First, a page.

HANNE TIERNEY: Promoting Theater Without Actors


Hanne Tierney, an East German-born Jane of many artistic trades, describes herself as a “typical autodidact, an eclectic and insatiable reader.” Her wide-ranging interests are evident in her work.

Since her first performance at The Kitchen in 1980, she has written her own material and has created stage productions from stories as diverse as English schoolmaster Edwin A. Abbott’s 1884 Flatland—which uses geometry and dimension as springboards for discussion of the existence of God in Victorian life—to Oscar Wilde’s Salome.  She’s also performed throughout the world, from the Brooklyn Academy of Music to theaters in Berlin, Paris, and Sydney.

Photo by Natalie Keyssar.

Her niche, she says, is  “theater without actors. Everything I do is an experiment. I want to create theater without the realism of human subjects.”

If you’re not exactly sure what that means, don’t worry, for despite this vague and hard-to-envision description, many of Tierney’s efforts are rooted in the real world. The proof is FiveMyles, a vibrant, not-for-profit gallery in the heart of Crown Heights that Tierney developed in 1999 to showcase the work of under-represented artists. The 3000-square-foot former garage serves as a community center, art gallery, and rehearsal venue for local residents and also provides Tierney with necessary studio space to develop her own projects—from installations and performance pieces, to puppet shows for grown-ups.

The impetus for FiveMyles was tragedy: the death of Tierney’s son, Myles, an Associated Press cameraman who was killed 11 years ago while on assignment in Sierra Leone. Myles had originally located the building that became the gallery; he had intended to use it as a residence and workplace when he returned from Africa.

Although the pain of losing a child is ever-present for Tierney, she is surprisingly upbeat and proudly refers to FiveMyles as “the most distinctly utopian gallery in New York.” Hyperbolic? Maybe. But unlike galleries and museums in which the community and art world fail to intersect, the frequently ringing doorbell on the frigid January day in which we meet makes clear that people in the neighborhood see FiveMyles as an easily-accessed destination for viewing art. As visitors look around, Tierney touts the gallery’s ongoing connection to Crown Heights’ largely black denizens.  “Ever since our first exhibit of photographs by African journalists, the community has assumed that this is their place,” she says. “It’s a safe haven for kids, a place where there’s always something for them to do or see.”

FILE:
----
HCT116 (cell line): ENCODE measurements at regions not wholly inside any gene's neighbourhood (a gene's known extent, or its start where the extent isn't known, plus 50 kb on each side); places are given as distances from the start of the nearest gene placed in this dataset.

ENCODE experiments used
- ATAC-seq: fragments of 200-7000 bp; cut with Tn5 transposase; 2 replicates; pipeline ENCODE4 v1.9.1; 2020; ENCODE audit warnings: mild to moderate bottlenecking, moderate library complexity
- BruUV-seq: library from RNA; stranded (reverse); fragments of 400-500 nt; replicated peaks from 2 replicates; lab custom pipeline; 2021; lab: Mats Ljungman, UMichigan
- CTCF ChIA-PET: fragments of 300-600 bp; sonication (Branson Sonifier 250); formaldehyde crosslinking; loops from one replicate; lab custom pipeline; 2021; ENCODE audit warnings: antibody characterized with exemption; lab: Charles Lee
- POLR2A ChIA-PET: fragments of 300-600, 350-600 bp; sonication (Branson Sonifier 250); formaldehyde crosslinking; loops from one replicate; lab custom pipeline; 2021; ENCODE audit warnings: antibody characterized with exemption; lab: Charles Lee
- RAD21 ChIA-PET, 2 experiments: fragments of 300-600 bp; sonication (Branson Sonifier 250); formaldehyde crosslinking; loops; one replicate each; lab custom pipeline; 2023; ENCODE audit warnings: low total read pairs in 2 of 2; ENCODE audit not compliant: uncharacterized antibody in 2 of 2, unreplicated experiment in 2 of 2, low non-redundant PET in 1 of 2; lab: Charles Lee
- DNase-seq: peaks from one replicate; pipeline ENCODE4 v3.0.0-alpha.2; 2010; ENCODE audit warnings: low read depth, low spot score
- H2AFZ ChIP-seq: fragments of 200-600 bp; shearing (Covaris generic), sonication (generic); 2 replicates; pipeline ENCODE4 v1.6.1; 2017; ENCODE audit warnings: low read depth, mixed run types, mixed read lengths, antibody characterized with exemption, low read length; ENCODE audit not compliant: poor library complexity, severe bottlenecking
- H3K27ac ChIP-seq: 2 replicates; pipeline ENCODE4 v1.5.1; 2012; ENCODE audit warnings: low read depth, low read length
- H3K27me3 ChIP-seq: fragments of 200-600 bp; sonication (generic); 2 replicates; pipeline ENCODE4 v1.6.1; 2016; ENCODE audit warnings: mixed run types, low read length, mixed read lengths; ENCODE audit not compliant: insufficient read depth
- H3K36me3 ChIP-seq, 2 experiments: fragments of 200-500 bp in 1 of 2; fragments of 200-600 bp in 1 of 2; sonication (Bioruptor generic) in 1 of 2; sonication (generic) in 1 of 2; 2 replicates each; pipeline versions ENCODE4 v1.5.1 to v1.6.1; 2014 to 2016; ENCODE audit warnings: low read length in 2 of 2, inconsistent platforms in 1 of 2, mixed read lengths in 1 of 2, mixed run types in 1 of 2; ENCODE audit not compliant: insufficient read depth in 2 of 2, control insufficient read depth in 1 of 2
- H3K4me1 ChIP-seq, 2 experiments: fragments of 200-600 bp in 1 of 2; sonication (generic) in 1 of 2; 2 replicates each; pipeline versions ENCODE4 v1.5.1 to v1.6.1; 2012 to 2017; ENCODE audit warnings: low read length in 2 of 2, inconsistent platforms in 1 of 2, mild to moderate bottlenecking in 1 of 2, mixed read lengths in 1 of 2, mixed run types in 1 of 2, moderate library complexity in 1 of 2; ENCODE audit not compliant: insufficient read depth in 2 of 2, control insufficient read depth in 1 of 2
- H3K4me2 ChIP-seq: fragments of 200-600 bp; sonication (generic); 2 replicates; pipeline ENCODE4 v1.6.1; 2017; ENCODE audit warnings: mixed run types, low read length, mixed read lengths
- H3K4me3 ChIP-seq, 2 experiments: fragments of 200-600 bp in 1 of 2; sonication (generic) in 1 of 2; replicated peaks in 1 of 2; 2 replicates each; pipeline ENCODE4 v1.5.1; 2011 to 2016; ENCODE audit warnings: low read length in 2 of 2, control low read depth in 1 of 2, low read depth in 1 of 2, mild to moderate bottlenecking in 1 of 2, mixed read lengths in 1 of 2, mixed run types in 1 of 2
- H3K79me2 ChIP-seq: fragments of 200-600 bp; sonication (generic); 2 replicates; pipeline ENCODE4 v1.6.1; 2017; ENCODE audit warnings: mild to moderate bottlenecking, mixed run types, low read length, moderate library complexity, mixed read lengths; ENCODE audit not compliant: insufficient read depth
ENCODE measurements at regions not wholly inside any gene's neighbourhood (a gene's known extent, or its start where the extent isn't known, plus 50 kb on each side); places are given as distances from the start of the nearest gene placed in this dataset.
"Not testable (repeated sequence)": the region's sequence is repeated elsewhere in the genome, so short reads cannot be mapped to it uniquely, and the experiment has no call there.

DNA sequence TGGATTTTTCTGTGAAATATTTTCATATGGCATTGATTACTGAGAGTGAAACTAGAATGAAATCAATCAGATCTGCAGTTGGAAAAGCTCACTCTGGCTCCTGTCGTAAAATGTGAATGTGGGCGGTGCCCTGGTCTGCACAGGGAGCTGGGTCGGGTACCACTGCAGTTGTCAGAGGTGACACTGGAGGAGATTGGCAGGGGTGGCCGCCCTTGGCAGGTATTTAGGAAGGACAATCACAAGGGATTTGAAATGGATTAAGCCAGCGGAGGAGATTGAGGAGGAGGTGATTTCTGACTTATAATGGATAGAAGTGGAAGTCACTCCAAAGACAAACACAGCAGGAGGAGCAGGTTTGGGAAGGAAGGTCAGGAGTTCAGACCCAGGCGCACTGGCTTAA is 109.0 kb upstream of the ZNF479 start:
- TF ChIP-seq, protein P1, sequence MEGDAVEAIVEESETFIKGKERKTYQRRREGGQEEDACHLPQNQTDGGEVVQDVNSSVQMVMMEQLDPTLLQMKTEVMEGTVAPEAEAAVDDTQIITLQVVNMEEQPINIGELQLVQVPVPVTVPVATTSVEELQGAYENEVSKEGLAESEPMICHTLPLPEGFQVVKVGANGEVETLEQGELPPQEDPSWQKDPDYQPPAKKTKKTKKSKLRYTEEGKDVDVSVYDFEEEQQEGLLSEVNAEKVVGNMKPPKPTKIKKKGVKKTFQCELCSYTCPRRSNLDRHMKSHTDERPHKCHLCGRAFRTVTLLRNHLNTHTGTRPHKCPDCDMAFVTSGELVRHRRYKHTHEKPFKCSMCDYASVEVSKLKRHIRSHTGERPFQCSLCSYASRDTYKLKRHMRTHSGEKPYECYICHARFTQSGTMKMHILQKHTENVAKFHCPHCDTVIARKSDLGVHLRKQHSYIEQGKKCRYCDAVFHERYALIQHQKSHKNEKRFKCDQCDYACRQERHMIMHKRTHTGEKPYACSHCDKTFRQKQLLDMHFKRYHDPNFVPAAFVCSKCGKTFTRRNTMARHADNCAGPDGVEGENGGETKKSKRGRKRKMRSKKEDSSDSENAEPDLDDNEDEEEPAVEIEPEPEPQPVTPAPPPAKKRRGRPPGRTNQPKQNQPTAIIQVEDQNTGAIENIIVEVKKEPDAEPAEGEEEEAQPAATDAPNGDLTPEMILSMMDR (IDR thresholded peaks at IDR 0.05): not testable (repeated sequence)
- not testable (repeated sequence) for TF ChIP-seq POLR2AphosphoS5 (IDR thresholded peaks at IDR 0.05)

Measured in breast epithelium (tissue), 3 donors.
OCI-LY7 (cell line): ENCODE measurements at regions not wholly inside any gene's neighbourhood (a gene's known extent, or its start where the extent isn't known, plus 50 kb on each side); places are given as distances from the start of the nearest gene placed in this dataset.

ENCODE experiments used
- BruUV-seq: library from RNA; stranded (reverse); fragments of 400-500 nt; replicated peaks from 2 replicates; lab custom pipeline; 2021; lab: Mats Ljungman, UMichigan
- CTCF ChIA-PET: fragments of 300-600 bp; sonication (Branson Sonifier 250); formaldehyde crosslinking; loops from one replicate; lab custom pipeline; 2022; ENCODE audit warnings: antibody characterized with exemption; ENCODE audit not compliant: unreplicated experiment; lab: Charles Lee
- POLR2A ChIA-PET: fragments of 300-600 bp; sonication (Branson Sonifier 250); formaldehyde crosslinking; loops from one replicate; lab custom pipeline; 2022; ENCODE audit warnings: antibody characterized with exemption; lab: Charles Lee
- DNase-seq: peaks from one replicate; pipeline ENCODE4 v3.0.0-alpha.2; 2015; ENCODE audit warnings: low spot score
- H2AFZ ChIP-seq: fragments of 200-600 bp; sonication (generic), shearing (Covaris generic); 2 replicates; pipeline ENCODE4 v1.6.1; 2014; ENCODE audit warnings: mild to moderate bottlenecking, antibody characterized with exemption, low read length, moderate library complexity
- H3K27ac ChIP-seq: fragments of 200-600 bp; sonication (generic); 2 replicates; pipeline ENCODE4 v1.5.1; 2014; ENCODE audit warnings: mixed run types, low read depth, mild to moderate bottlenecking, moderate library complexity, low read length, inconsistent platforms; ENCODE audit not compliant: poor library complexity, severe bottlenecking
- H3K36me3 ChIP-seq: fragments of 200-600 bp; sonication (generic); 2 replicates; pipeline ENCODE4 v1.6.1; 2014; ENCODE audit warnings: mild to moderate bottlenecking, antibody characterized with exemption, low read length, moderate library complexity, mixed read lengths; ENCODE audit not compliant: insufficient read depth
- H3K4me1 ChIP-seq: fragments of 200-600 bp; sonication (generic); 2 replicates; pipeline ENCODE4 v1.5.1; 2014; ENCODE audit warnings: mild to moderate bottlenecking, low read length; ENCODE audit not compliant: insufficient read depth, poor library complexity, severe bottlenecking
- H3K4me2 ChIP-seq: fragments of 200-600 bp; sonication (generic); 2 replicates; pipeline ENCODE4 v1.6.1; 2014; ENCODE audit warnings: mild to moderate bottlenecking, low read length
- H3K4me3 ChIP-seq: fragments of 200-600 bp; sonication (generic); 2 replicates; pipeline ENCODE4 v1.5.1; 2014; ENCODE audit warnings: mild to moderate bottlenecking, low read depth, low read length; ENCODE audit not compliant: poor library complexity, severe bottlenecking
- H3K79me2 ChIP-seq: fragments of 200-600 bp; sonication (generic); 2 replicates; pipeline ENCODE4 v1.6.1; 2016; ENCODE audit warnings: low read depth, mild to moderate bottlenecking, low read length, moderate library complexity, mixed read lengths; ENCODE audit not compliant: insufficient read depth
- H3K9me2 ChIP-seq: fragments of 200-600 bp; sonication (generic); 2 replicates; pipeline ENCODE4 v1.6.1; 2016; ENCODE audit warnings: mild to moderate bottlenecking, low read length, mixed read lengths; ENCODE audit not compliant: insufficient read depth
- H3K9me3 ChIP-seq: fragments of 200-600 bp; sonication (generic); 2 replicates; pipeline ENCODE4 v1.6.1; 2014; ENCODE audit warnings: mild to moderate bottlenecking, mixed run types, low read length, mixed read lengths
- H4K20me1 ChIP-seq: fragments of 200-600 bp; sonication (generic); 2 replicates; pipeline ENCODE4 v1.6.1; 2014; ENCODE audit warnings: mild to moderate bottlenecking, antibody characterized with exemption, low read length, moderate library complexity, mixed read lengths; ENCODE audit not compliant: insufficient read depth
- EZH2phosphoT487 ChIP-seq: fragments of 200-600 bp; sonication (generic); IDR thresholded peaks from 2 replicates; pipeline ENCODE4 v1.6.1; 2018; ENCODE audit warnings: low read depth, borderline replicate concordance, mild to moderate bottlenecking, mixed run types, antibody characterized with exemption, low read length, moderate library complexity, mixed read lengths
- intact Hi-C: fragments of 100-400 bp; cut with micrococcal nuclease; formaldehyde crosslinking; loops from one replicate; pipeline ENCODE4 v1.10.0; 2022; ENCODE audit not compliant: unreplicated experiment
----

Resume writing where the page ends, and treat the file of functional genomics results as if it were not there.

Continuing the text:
Indeed.  Last year alone, FiveMyles hosted a Hip Hop Summit organized by Educated Voices that featured artists including Giselle May, Tron, and Gibran K. Brown; exhibited 44 paintings by adolescent inmates on Rikers Island; sponsored a community barbeque with performances by Djarara and dancing by Special and the St. Johns Place Summer Dancers; and ran a total of six well-reviewed art shows and installations that included work by Setor Attipoe, Mildred Beltre, Engels, Rana Khoury, Adam Niklewicz, Jorge Rojas, Andra Samelson, and Rebecca Smith. 

That said, running a community gallery is not easy and Tierney notes the tightening of foundation purse strings. This, she admits, has made reaching the gallery’s $130,000 annual budget a scramble.  Nonetheless, when Tierney describes FiveMyles’ summer programs for kids, she beams. “One year Michael Britto, a local photographer, got a few cameras together and took everyone around to take pictures on the block. One of my favorites was of a dead plant on a fire escape. Another year there was this great sculpture thing created by Wendy Hirschberg out of found objects that people came in and added to.”